Push notifications and in-app messaging are the perfect vehicles for urgent messages and reengagement tactics. Here's what you need to consider.
You receive them often — the push notifications when you get a match on a dating app or when there’s breaking news, they remind you to check your status or to look at something again. They appear on your locked screen, even though you aren’t engaged with any apps at the moment.
Push notifications are brief messages that speak directly to app users. When turned on, push notifications bypass spam filters and are never buried in an email inbox. Their immediacy makes them the perfect vehicle for urgent messages and reengagement tactics. Upcoming flight? Use push notifications to get a reminder to open up the flight app and grab your boarding pass. Need to reengage a customer? Use a push notification with a discount code or product update to remind them of the awesomeness of your app.
The phone lock screen is the best way to reach your users. The stats speak for themselves: push notifications boost app engagement by 88%. And in terms of engagement, 65% of users also return to an app within 30 days when push notifications are enabled. Plus, the average user checks their phone every 12 minutes. This makes the phone lock screen one of the best ways to reach users.
However, mobile settings allow users to have total control over the type of push notifications they receive. You cannot send push notifications to customers who haven’t agreed to receive them. On Android devices, users are automatically enrolled in push notifications. On iOS, however, part of the mobile challenge is the default prompt at the time of download. This prompt asks users whether they would like to receive push notifications, even before the user can see the value of them! That’s why it’s important to use an opt-in experience to stress the value of push notifications.
In addition to push notifications, use in-app messaging to communicates with users. In-app messaging shows notifications while the user is active within the app itself. In-app messaging can be used as a promotional tool (“Check out our newest features!”), to instruct a customer on how to use the app, or to highlight content. There is no separate opt-in for in-app messaging.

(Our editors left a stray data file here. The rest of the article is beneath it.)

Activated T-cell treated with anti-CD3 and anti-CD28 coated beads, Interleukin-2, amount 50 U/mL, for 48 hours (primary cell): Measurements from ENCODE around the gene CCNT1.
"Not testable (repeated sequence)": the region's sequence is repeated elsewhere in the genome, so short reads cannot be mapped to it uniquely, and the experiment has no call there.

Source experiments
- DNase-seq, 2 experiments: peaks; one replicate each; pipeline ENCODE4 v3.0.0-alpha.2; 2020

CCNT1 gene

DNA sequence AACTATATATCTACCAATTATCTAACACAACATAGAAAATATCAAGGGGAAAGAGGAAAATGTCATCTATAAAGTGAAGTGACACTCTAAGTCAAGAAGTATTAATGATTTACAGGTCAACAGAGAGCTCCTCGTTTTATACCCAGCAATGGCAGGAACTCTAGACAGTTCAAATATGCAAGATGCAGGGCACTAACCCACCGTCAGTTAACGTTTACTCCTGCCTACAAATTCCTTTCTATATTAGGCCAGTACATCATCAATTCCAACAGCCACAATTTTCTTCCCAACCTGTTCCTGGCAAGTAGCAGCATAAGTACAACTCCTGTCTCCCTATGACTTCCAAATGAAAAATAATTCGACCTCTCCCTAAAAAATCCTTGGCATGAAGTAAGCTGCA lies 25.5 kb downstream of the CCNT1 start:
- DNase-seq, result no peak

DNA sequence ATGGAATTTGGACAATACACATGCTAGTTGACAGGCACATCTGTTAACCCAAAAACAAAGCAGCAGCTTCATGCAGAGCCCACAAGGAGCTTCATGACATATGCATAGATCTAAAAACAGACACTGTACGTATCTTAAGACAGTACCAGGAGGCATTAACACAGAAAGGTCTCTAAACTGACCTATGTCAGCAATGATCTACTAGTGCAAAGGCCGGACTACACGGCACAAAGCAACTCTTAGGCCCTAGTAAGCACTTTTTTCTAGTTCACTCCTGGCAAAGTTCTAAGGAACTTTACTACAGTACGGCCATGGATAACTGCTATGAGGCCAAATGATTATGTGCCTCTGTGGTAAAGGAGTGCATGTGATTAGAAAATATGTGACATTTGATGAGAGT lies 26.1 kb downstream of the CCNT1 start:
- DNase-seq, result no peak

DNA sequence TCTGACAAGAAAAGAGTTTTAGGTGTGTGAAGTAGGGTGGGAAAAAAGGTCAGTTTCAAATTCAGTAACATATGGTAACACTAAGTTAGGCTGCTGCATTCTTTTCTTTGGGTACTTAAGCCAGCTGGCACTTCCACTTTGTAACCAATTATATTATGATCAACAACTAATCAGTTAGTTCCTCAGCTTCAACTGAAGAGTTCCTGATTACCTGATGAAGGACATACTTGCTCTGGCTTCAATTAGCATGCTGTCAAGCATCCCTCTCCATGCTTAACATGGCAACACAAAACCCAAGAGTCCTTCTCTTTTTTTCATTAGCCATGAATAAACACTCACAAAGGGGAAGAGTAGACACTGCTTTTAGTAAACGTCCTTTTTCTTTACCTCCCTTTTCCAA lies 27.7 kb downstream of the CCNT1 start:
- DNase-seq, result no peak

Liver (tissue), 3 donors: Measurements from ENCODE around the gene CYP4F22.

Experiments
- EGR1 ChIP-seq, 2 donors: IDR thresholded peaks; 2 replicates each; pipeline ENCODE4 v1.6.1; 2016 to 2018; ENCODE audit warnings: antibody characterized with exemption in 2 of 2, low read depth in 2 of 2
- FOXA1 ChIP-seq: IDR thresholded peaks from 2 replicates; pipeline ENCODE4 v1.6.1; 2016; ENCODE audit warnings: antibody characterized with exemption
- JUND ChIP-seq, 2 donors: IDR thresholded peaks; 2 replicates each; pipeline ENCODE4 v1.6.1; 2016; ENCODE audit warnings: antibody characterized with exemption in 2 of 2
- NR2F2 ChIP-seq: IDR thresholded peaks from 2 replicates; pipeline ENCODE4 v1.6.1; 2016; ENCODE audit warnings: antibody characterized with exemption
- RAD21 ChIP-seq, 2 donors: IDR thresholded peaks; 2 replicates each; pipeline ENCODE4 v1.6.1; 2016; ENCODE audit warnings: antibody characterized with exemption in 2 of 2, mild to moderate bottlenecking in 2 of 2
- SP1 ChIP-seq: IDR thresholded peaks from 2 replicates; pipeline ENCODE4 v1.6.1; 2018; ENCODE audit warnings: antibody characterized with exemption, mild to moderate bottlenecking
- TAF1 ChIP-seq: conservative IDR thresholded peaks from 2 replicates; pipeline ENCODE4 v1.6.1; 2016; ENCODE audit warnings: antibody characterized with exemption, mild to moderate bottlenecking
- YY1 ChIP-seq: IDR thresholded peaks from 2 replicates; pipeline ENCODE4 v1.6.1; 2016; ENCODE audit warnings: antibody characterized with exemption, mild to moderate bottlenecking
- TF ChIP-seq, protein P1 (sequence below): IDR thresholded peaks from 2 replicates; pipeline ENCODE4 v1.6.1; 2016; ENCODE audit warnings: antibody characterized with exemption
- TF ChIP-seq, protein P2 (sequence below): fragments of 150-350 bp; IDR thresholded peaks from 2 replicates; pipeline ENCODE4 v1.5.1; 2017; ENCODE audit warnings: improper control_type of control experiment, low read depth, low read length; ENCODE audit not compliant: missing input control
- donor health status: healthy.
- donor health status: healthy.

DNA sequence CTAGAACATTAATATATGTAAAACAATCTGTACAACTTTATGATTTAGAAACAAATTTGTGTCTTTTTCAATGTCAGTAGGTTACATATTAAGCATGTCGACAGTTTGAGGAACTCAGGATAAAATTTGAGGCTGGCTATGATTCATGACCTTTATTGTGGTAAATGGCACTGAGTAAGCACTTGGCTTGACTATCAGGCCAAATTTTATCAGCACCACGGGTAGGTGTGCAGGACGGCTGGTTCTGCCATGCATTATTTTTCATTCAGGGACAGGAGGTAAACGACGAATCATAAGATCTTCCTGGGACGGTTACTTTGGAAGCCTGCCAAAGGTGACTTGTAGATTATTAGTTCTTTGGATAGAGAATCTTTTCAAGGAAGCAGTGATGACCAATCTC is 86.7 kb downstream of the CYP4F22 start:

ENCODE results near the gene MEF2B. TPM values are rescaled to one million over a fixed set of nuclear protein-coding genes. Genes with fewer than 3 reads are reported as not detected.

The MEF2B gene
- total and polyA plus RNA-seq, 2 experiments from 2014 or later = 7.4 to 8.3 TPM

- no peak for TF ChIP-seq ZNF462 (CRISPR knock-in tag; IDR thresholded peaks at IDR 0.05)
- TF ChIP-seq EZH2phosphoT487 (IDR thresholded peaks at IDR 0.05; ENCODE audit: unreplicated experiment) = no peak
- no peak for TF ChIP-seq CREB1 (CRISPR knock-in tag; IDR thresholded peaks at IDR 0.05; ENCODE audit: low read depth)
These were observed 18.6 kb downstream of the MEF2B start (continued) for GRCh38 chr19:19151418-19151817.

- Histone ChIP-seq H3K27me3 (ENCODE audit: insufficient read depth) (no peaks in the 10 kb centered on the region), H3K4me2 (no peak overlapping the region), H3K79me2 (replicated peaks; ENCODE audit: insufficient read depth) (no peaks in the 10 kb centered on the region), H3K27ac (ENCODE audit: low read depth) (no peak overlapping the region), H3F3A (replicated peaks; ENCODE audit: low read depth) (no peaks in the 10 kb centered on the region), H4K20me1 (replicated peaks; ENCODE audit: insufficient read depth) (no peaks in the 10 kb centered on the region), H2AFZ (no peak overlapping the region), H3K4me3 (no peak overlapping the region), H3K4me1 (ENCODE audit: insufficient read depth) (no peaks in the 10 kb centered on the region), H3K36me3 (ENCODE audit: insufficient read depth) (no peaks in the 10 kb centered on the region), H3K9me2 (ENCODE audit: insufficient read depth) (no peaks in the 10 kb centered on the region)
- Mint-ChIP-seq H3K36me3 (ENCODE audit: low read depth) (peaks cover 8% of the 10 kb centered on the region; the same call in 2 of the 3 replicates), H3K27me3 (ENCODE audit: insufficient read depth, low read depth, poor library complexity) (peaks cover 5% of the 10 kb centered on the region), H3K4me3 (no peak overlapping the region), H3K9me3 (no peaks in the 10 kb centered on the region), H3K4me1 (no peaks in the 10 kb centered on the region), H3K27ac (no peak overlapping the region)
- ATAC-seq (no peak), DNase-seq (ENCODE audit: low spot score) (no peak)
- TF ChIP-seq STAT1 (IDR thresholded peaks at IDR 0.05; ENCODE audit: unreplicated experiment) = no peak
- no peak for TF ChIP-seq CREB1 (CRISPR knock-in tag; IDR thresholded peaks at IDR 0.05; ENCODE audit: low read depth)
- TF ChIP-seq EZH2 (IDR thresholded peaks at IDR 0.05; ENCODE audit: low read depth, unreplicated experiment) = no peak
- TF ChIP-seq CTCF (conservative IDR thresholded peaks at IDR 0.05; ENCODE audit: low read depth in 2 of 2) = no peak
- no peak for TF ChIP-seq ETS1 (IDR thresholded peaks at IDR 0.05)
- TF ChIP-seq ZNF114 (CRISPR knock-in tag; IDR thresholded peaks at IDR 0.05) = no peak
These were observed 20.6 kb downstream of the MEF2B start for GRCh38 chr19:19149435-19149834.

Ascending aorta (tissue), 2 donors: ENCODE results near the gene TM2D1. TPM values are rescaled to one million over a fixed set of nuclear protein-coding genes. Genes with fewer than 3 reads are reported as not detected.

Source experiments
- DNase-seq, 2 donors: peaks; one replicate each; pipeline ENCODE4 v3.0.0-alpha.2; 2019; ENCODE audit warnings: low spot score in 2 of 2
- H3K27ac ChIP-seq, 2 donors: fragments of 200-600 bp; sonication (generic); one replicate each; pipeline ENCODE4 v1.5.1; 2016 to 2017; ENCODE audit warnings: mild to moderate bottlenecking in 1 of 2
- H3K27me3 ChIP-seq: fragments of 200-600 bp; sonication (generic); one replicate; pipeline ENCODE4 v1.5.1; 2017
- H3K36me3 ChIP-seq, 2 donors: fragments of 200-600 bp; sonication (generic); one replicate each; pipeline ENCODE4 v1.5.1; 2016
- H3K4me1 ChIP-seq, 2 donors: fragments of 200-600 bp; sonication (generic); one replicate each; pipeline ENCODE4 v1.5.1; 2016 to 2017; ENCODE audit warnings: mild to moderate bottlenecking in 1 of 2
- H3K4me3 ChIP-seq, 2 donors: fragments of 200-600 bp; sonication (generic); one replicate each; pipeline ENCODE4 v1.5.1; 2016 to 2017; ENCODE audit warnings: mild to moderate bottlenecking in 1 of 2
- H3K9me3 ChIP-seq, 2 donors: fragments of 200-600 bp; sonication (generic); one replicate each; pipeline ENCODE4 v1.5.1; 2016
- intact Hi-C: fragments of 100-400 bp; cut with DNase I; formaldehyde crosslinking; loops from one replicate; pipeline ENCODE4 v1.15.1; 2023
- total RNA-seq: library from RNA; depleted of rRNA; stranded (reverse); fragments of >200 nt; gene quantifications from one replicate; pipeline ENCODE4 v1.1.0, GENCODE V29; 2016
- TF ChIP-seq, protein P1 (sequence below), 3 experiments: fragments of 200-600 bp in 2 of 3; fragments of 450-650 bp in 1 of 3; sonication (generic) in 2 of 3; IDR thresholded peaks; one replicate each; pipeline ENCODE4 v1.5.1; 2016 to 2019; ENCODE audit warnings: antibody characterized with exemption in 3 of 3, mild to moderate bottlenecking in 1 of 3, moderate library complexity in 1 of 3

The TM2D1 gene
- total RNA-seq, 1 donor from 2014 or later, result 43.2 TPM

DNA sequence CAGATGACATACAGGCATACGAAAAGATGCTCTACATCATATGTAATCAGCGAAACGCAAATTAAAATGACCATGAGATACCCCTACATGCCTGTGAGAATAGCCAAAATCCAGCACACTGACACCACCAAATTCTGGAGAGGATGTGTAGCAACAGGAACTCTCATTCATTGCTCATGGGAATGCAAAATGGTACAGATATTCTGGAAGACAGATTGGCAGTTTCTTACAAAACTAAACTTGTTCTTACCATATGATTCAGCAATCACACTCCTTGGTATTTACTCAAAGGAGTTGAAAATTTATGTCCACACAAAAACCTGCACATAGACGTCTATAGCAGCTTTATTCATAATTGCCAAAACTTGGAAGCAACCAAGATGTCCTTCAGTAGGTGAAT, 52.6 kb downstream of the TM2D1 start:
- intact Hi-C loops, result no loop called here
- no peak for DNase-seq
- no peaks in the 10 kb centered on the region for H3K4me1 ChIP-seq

Push notifications and in-app messaging should work in tandem. They are a team. Push notifications get customers to open an app and in-app messaging demonstrates how to get the most value when the app is open and in use.
When you implement push notifications and in-app messaging, you need to keep a few best practices in mind.
1. Use in-app messaging to highlight the value of push notifications
If your app user has not enabled push notifications, you can use in-app messaging to remind them to opt-in! Do your customers want to be the first to know about concerts in the area? Send an in-app messaging letting them know that the best way to get hot tickets is to opt-into push notifications.
2. Keep your messages short
Although there is no character limit, Apple enforces a payload size of 2048 bytes for iOS and Google enforces 4096 bytes for Android. From a technical and marketing standpoint, the pithier the message the better. Push notifications are not used to educate, but to get the customer to act. Remember to use a strong call to action, such as “swipe.”
3. Push notifications work best in moderation and within a larger marketing strategy
Do not use push notifications to communicate every product update or feature. Instead, use them to complement other marketing efforts. For example, if you are already sending onboarding emails — why not add a push notification into the mix?
Ready to implement push notifications and in-app messaging? Watch the video to learn more about how you can leverage a mobile strategy in your marketing program.
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